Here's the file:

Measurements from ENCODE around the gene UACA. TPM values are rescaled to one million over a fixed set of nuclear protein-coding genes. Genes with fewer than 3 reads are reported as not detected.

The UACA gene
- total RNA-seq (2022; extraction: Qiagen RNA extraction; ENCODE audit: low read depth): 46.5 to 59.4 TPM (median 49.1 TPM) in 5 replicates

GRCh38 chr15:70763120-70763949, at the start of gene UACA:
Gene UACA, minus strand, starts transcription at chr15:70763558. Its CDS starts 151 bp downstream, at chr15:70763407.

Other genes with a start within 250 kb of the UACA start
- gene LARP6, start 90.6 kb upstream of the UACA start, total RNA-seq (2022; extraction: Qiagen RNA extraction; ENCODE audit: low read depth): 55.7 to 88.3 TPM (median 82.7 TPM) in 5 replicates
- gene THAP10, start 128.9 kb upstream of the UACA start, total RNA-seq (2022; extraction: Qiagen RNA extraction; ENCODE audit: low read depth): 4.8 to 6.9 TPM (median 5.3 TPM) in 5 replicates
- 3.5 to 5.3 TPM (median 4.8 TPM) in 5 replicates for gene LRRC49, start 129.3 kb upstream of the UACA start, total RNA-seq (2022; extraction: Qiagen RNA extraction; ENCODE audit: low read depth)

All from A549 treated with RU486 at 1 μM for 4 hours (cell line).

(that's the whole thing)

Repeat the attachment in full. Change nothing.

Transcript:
Measurements from ENCODE around the gene UACA. TPM values are rescaled to one million over a fixed set of nuclear protein-coding genes. Genes with fewer than 3 reads are reported as not detected.

The UACA gene
- total RNA-seq (2022; extraction: Qiagen RNA extraction; ENCODE audit: low read depth): 46.5 to 59.4 TPM (median 49.1 TPM) in 5 replicates

GRCh38 chr15:70763120-70763949, at the start of gene UACA:
Gene UACA, minus strand, starts transcription at chr15:70763558. Its CDS starts 151 bp downstream, at chr15:70763407.

Other genes with a start within 250 kb of the UACA start
- gene LARP6, start 90.6 kb upstream of the UACA start, total RNA-seq (2022; extraction: Qiagen RNA extraction; ENCODE audit: low read depth): 55.7 to 88.3 TPM (median 82.7 TPM) in 5 replicates
- gene THAP10, start 128.9 kb upstream of the UACA start, total RNA-seq (2022; extraction: Qiagen RNA extraction; ENCODE audit: low read depth): 4.8 to 6.9 TPM (median 5.3 TPM) in 5 replicates
- 3.5 to 5.3 TPM (median 4.8 TPM) in 5 replicates for gene LRRC49, start 129.3 kb upstream of the UACA start, total RNA-seq (2022; extraction: Qiagen RNA extraction; ENCODE audit: low read depth)

All from A549 treated with RU486 at 1 μM for 4 hours (cell line).